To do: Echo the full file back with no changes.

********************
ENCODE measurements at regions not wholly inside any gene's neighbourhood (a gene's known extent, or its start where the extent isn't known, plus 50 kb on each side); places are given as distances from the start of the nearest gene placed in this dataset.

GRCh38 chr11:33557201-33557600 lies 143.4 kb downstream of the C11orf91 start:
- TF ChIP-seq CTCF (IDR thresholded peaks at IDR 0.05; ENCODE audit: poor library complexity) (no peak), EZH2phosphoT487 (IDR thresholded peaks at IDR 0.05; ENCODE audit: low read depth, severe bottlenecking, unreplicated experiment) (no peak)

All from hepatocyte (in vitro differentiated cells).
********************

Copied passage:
ENCODE measurements at regions not wholly inside any gene's neighbourhood (a gene's known extent, or its start where the extent isn't known, plus 50 kb on each side); places are given as distances from the start of the nearest gene placed in this dataset.

GRCh38 chr11:33557201-33557600 lies 143.4 kb downstream of the C11orf91 start:
- TF ChIP-seq CTCF (IDR thresholded peaks at IDR 0.05; ENCODE audit: poor library complexity) (no peak), EZH2phosphoT487 (IDR thresholded peaks at IDR 0.05; ENCODE audit: low read depth, severe bottlenecking, unreplicated experiment) (no peak)

All from hepatocyte (in vitro differentiated cells).